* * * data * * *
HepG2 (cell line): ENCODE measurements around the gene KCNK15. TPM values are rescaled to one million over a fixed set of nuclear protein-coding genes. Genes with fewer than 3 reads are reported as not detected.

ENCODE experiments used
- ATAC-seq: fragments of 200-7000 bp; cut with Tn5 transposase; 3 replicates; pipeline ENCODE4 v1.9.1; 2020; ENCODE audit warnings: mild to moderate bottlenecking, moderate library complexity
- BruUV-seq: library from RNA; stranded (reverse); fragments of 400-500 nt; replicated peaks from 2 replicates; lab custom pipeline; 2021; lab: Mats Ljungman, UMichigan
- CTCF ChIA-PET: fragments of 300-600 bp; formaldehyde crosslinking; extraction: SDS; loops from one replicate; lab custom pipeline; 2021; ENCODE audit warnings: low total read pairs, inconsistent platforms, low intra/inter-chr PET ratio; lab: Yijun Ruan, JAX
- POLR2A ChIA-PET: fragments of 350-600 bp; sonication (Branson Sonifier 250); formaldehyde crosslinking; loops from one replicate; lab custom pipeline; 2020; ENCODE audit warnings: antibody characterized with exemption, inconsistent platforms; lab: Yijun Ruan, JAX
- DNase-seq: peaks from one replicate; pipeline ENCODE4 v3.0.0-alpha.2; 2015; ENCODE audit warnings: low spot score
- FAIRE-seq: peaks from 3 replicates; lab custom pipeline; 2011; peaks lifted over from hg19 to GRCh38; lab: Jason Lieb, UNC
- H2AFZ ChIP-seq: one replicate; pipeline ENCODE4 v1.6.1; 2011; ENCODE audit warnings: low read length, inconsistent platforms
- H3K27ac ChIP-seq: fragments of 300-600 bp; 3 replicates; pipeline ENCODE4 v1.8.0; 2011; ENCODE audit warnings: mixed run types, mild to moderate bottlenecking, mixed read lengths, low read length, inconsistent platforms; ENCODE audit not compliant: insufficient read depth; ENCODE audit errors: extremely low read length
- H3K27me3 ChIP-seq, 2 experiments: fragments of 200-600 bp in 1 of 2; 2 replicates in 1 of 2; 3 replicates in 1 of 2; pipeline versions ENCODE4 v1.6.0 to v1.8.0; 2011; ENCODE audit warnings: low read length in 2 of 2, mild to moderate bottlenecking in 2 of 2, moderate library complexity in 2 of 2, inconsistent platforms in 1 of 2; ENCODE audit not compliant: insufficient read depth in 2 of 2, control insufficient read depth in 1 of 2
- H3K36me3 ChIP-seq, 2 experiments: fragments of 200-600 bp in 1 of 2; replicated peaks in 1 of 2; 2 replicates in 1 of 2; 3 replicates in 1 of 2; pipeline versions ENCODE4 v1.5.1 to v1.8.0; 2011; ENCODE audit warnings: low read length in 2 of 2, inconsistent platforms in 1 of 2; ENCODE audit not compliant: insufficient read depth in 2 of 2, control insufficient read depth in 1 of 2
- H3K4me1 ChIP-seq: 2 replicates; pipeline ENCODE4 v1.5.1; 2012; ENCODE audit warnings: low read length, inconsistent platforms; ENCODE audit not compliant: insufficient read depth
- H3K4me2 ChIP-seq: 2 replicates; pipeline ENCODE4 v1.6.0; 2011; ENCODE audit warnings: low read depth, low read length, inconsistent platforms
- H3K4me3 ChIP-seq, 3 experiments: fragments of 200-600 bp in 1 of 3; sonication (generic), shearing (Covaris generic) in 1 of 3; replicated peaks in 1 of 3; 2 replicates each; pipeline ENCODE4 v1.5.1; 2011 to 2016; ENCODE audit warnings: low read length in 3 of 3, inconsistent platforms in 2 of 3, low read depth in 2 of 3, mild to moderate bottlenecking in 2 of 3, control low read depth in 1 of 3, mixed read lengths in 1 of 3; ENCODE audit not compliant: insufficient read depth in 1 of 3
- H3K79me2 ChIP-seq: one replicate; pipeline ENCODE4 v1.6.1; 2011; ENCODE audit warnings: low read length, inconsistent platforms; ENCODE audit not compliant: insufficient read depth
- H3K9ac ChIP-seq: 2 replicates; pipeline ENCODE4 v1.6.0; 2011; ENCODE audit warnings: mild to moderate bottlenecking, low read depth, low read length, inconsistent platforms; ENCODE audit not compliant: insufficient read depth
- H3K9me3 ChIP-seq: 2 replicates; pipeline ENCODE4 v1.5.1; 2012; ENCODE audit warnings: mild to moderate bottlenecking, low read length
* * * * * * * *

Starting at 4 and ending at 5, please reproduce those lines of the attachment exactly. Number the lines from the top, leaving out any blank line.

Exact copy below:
- BruUV-seq: library from RNA; stranded (reverse); fragments of 400-500 nt; replicated peaks from 2 replicates; lab custom pipeline; 2021; lab: Mats Ljungman, UMichigan
- CTCF ChIA-PET: fragments of 300-600 bp; formaldehyde crosslinking; extraction: SDS; loops from one replicate; lab custom pipeline; 2021; ENCODE audit warnings: low total read pairs, inconsistent platforms, low intra/inter-chr PET ratio; lab: Yijun Ruan, JAX